Ewan Smith has been making music for almost a decade, having released a string of singles and EPs that drew from multiple regions of house music spanning the globe. It’s safe to assume though, that the first proper introduction most people had to his Youandewan project was on his deeply personal 2016 debut, There Is No Right Time.

Where even the best dance music can sometimes feel impersonal or detached and more concerned with creating a "big tent" vibe, one thing about his music that has stood out is the emotional depths its capable of reaching without sacrificing its groove.

Mostly written during a rough winter after experiencing a bad breakup and moving to Berlin, it saw him filtering his grief through various strains of dance and electronic music resulting in a collection of songs nestled somewhere between overwhelming heartache and comfort; the kind of music that captures and preserves the smallest details of equally joyous and heartbreaking memories.

With the launch of his own Brane imprint last year, he dropped the new, and appropriately titled, The Brane 001 EP as its first proper release, and its four tracks saw him coaxing that melancholy cast back onto the dancefloor with slightly busier tempos, fluttering hi-hats, and pads providing brittle rhythms over the thumping kick drums.

His new EP, Ideal-Passage, feels like the natural progression of those two records. Though none of the three songs here are the mood pieces of his debut, they still bring his fusion of pensiveness and dance music's hypnotic pulse to what feels like its natural conclusion.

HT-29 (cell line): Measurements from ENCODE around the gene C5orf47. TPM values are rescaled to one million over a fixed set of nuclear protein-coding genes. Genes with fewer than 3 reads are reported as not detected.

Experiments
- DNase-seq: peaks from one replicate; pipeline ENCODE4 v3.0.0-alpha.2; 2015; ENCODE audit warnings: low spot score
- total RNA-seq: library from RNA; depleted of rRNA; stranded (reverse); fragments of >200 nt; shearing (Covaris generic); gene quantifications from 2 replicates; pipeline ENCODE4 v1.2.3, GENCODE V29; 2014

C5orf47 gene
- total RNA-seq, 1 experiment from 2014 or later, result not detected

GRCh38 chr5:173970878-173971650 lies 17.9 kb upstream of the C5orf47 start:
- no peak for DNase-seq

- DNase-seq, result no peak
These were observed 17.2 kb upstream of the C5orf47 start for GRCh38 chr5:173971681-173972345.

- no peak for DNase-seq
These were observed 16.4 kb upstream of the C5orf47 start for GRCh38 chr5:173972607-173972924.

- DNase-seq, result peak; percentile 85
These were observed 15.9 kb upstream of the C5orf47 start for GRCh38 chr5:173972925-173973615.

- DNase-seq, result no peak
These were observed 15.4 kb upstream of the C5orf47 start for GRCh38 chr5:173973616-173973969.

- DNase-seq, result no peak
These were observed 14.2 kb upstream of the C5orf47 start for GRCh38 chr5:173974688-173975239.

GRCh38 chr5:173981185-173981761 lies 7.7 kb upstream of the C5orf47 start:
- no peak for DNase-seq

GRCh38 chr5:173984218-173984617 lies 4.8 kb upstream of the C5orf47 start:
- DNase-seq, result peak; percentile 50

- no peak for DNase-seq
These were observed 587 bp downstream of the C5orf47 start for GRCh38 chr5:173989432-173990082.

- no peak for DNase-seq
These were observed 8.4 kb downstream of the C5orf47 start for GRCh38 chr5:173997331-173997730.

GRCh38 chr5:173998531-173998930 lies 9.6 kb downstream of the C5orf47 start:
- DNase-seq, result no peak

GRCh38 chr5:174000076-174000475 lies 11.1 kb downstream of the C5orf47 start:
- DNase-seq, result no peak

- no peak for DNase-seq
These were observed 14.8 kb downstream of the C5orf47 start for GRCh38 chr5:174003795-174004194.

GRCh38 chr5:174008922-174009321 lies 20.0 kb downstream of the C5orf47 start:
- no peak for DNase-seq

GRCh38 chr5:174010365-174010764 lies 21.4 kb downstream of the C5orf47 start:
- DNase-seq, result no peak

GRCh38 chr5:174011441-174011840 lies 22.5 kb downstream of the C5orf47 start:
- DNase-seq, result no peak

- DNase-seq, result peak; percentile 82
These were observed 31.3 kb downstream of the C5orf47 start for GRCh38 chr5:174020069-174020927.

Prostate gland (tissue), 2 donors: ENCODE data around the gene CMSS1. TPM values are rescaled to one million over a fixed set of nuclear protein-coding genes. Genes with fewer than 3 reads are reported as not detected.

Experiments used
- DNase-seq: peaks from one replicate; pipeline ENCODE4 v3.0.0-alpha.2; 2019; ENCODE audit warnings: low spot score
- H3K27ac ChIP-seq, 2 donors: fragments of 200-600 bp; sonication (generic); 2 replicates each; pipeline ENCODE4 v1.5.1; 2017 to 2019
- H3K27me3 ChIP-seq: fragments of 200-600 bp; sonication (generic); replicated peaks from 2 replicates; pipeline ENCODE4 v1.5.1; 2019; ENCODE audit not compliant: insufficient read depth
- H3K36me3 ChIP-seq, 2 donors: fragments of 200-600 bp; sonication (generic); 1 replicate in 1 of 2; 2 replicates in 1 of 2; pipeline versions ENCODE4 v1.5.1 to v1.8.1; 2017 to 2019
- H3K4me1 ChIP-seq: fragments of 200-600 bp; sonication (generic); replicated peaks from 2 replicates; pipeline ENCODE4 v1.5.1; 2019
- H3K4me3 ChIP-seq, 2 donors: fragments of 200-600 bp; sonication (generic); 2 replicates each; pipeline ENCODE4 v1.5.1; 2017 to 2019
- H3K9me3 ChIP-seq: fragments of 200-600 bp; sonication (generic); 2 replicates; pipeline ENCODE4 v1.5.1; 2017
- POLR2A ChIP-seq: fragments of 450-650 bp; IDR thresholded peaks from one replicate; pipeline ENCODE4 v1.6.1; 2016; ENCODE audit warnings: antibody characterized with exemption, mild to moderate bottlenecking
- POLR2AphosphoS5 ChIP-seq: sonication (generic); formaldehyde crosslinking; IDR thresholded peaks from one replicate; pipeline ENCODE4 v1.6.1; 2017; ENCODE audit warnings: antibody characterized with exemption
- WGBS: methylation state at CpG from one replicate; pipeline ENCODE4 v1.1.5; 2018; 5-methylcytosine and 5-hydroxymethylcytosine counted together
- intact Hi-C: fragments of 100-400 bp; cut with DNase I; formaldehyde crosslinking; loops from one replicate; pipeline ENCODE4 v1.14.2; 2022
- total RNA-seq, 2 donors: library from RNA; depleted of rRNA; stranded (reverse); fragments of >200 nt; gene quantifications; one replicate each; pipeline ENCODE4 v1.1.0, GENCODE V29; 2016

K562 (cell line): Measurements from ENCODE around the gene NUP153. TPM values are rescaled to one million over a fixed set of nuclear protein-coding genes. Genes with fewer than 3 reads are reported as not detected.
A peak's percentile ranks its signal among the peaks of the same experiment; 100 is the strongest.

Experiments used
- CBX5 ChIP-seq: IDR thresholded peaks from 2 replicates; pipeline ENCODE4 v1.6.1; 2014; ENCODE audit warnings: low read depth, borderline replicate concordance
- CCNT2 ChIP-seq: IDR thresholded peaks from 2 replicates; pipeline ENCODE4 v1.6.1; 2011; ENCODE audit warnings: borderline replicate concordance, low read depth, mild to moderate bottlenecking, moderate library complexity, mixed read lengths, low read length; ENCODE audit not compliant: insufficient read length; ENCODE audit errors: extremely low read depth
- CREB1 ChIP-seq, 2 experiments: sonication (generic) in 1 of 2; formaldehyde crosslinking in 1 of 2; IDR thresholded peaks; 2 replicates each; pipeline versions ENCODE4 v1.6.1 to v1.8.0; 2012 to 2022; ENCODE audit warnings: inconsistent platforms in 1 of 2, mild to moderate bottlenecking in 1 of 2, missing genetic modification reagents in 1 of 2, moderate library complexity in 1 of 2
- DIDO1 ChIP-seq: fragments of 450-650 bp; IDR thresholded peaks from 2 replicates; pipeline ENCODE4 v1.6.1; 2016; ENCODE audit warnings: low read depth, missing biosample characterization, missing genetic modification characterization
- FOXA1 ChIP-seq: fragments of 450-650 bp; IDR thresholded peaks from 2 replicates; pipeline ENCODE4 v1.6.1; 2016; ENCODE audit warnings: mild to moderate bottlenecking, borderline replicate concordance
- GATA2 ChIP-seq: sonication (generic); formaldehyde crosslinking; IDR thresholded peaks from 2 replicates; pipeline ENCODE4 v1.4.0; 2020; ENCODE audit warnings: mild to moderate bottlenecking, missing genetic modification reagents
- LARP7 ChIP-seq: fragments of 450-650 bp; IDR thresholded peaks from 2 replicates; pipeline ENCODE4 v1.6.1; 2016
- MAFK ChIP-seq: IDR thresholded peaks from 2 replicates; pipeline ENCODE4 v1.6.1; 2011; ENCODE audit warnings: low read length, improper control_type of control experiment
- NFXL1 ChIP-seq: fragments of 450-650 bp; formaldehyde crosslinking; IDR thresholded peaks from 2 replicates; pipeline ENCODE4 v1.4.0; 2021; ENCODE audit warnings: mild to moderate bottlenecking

'Ideal-Passage' offers what's likely the best example of this: not as forlorn as anything from that album, tinges of melancholy cam still be found in its melodies, which mingle with sampled humid moans set against a backdrop of sputtering hi-hats and pulsing beats.

It's house music for late summer night drives through mostly deserted city streets and highways. The quick-stepping 'Thewizzwasfordillysmissus' lands smack dab in the middle of the dancefloor with a hyperelastic beat colored by tranquil keys and glimmering synths while the snapping funk of 'Sicko' brings things to a close.

Smith's production has always been tasteful and balanced, but sometimes at the expense of the music itself. The songs are neatly structured and polished, and he knows how to patiently build and sustain emotion, but sometimes all the focus leaves little room for those emotions to grow and climax. It's a minor gripe that doesn't really do much to diminish the impact of the music. Expressive and playful as anything he's released, taken as a whole, Ideal-Passage is a 20-minute mood piece that finds Smith exploring reflective and more mellow spaces.